Anthony Harrup

PhD student tracking the damage in alloys during thermal-mechanical processing

I know studying and working in a synchrotron opens doors to the world of science, so I have to take advantage of this opportunity. I feel very proud and happy to be here. I heard about the possibilities of studying in France since I was an undergraduate student because my tutor back in Mexico had studied here in Grenoble. I applied for this position in 2020 but due to Covid-19 the recruitment was delayed. After a long wait and a difficult lockdown, they contacted me and offered the job; I was over the moon.

My PhD is about tracking the damage caused by pores inside aluminium alloys during the thermal-mechanical processing, using micro and nano X-ray tomography. These alloys are very popular in the aerospace and automotive industry, this is why it is very important to study the defects that may arise during the manufacturing process.  As a Metallurgical Chemical Engineer with a master in materials science, the job fits perfectly. My PhD is supervised by the ESRF but also by the metallurgic company Constellium, ILL Institute and the CNRS institute SIMAP.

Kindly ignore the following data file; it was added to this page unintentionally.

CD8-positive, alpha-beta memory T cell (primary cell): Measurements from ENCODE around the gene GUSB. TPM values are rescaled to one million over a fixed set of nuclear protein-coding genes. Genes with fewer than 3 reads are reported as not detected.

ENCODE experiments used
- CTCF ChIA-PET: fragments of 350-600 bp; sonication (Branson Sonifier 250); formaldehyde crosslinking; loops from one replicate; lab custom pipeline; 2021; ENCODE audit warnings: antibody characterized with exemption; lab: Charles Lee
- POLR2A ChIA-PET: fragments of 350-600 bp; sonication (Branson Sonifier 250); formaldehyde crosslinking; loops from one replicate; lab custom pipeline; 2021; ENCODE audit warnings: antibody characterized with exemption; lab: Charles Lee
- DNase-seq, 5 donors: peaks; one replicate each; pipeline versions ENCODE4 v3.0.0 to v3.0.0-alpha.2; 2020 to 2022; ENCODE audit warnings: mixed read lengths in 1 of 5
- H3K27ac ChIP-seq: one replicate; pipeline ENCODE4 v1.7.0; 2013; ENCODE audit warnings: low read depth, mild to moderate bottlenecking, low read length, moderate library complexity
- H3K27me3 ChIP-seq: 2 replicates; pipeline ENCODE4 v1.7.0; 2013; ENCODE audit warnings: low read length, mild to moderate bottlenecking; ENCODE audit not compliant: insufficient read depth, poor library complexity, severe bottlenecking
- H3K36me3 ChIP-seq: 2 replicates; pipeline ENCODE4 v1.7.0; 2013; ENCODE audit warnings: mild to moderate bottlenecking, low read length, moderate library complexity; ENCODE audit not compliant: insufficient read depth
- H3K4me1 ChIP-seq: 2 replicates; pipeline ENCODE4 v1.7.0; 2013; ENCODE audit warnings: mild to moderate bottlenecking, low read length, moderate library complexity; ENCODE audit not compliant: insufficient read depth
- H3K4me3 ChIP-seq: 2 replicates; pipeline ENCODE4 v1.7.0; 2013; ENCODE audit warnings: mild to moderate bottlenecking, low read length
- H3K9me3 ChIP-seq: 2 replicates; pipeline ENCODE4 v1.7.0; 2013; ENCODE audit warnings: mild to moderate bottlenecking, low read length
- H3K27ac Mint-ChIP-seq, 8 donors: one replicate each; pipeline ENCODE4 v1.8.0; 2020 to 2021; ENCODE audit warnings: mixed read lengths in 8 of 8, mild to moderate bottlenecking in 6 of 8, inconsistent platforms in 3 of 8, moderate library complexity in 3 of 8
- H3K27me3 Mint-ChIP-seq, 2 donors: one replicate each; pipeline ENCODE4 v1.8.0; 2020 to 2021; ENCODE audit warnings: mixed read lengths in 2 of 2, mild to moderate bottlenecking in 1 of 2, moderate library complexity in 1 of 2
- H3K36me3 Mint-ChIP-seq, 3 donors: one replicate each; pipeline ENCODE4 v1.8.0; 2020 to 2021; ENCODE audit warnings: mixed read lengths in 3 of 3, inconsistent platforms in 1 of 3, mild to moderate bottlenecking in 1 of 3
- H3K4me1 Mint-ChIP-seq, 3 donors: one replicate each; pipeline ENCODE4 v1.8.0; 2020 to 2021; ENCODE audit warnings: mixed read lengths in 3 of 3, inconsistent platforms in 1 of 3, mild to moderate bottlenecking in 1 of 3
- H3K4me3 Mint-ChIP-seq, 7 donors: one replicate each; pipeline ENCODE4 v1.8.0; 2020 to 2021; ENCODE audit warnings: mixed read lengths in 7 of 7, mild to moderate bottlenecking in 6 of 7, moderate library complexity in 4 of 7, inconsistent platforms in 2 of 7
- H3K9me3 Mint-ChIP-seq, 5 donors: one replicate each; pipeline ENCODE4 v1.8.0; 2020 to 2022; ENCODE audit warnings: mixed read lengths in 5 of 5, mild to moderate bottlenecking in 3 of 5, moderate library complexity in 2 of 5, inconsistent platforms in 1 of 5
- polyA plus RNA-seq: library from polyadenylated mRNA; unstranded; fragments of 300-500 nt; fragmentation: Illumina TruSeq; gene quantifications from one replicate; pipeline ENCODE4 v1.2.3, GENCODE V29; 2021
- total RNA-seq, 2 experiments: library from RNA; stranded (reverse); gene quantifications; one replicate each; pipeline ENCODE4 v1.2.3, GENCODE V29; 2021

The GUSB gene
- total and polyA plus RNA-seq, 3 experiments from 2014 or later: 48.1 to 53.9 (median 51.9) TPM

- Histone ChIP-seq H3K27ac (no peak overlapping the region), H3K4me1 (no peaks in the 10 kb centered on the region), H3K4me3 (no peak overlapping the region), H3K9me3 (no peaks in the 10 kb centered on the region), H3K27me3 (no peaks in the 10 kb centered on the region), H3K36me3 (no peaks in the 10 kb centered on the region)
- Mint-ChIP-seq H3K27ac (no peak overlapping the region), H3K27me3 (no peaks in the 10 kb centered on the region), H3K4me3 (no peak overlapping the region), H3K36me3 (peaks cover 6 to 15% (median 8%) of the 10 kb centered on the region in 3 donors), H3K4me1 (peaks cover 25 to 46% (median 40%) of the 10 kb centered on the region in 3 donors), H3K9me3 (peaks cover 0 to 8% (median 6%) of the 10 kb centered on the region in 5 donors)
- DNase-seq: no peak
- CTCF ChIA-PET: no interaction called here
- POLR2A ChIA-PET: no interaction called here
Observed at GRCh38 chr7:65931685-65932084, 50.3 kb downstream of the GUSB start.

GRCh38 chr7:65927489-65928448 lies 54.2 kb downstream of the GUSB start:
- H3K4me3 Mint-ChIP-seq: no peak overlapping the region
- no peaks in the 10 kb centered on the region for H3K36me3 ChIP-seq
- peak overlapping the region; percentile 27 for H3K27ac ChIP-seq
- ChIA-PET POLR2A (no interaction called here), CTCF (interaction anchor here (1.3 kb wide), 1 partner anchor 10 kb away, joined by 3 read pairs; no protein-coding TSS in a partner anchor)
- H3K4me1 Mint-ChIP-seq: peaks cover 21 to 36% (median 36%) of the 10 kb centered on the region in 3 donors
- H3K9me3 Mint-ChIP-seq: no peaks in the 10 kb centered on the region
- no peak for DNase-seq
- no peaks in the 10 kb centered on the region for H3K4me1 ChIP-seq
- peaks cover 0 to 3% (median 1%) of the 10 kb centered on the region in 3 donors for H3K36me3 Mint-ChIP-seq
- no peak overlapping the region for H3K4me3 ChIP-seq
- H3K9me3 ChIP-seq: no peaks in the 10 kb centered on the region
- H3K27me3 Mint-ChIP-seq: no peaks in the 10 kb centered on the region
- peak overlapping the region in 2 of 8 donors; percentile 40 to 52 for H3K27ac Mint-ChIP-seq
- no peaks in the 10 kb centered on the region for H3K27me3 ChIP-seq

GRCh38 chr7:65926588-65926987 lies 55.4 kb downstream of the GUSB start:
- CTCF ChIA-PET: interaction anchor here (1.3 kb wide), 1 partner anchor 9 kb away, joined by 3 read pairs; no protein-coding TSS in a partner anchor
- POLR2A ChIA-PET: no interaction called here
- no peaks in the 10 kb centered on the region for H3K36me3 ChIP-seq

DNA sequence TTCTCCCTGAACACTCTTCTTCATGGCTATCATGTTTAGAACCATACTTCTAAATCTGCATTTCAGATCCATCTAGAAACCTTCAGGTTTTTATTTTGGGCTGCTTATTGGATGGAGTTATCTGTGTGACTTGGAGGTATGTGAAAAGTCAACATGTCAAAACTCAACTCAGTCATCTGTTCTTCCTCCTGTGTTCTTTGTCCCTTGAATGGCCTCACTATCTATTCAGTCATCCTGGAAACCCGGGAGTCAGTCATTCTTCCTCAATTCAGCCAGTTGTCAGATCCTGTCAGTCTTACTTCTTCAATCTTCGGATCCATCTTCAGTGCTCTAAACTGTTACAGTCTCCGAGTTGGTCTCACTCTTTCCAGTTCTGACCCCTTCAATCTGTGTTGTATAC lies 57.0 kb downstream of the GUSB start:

My first day was in late October 2020, this was the first time I saw a synchrotron in person. I felt impressed and excited. I knew that when you get here you need to find your bearings quickly, so I’ve been working hard every day to learn the most I can. Luckily, there are many people on the beamline that are helping me, so I feel very fortunate to be here.

Right now, I’m enjoying the peacefulness of living in Grenoble. It is quite a contrast compared to the hustle and bustle of my hometown, Mexico City.


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